Somalia: Famine, Al-Shabaab Complicate U.S. Food Delivery In Face of Severe Malnutrition

U.S. Struggles To Delivery Aid To Al-Shabaab-Controlled Areas of Somalia

WASHINGTON – International organizations working to mitigate the devastating famine conditions in Somalia are actively looking for alternative solutions to work around rigid American restrictions on delivering funds to terrorist organizations, several officials said Thursday.

The portions of Somalia that are most desperately in need of assistance are mainly areas controlled by al-Shabaab, an Islamist militant group that has been formally designated a terrorist organization by the U.S. government. Delivering aid to these regions had been virtually impossible until last week, when al-Shabaab put out a call for international assistance.

In a feisty press conference late on Wednesday, Mark Bowden, the head of the U.N.'s Office for the Coordination of Humanitarian Affairs in Somalia, told reporters that the time had come for Western nations to set aside their concerns about the political risks of working with al-Shabaab, and focus on getting aid to the nearly four million people estimated to be in danger of severe malnutrition in the country.

"The risks involved with working with al-Shabaab have been a matter of considerable discussion here," Bowden said. "No operation in Africa, and particularly Somalia, is risk free, but what we're saying is that donors have to share some of the risk that organizations already working there are dealing with."

Bowden added that since the U.S. imposed new restrictions on the delivery of aid to al-Shabaab-controlled areas of Somalia two years ago, it has dropped from the country's number one donor to "number seven or eight."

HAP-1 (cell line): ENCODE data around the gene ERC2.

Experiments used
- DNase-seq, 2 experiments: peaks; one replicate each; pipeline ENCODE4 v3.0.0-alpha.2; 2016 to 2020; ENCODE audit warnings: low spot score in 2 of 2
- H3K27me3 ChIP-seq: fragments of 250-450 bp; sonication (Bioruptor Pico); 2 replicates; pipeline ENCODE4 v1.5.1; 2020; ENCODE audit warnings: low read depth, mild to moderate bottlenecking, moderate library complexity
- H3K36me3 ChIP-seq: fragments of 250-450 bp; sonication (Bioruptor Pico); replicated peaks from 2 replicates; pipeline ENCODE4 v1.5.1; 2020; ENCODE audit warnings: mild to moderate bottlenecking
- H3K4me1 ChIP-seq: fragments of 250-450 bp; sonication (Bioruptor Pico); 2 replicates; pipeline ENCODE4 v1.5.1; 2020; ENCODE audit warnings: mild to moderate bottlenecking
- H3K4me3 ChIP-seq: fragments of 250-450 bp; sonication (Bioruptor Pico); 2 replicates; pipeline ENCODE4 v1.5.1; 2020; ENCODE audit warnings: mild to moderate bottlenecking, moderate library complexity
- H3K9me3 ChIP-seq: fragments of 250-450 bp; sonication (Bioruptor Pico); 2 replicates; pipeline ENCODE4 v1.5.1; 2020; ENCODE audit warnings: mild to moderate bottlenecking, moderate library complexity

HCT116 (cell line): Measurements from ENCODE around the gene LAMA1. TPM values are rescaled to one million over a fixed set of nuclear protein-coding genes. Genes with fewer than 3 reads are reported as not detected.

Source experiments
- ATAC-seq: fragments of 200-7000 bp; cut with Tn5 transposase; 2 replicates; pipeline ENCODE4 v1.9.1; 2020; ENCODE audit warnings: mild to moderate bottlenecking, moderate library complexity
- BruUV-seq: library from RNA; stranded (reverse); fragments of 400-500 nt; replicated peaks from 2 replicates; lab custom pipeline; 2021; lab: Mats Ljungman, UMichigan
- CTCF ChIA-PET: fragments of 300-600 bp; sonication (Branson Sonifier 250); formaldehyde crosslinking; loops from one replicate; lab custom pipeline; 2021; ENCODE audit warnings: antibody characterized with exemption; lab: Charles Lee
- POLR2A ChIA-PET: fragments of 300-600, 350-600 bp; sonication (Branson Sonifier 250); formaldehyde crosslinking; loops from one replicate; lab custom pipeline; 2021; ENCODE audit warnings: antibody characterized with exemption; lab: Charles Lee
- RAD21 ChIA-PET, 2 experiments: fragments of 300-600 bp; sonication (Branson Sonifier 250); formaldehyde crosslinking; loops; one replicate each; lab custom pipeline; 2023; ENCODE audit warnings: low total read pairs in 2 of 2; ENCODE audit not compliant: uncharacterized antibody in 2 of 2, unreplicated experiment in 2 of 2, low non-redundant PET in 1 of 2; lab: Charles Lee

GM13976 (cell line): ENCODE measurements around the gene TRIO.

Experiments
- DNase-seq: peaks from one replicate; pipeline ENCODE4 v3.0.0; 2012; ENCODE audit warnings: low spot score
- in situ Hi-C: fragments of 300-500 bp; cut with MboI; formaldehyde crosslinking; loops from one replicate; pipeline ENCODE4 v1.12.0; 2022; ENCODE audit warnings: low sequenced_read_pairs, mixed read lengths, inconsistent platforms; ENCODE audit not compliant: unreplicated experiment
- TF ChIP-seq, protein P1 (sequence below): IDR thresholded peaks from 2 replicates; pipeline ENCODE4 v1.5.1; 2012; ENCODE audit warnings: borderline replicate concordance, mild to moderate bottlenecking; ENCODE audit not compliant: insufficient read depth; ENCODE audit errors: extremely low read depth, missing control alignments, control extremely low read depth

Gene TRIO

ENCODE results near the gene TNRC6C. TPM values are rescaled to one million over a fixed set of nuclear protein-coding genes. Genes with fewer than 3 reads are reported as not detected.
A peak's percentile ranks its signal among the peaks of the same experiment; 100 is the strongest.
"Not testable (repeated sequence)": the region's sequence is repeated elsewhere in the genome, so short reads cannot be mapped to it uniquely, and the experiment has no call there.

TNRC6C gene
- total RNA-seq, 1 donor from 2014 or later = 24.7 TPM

"In previous years they were a very important donor and I hope they can find methods to get assistance to Somalia, either across the border or by other means," Bowden said. "It is important that all donors are increasing their levels of support, but more important that they make their support more available."

Asked about this at a later press conference on Wednesday, Susan Rice, the American ambassador to the U.N., said the blame fell with al-Shabaab, which, until its recent about-face, had made humanitarian work in the country dangerous -- if not impossible.

"The challenge has been access for the humanitarian agencies, particularly in the south and the central region, and it's been blocked deliberately as a matter of policy by al-Shabaab," Rice said. "And al-Shabaab is principally responsible for exacerbating the consequences of the drought situation by preventing its own people from being able to access critically needed assistance."

Donald Steinberg, the deputy administrator at the U.S. Agency for International Development, said in a press conference on Wednesday that the U.S. was intent on finding ways to deliver aid to southern Somalia that wouldn't break existing American law.

But Steinberg added that this would only be possible if the U.N. and other NGOs could "tell us affirmatively" that aid workers could operate safely, and that no funds would be siphoned off or taxed by al-Shabaab.

The U.N., and OCHA in particular, have long made little secret of their frustrations with the American approach to foreign humanitarian aid and the country's self-imposed restrictions on working with groups that have been designated as terrorists.

"He's been frustrated for a long time," Stephanie Bunker, a spokeswoman for OCHA in New York, said of Bowden on Thursday. "He is the humanitarian coordinator for this country [Somalia], he's trying to coordinate the aid and he hasn't had enough aid to coordinate. He's been banging the drum about this for a long time. And we feel that the world has not been listening hard enough."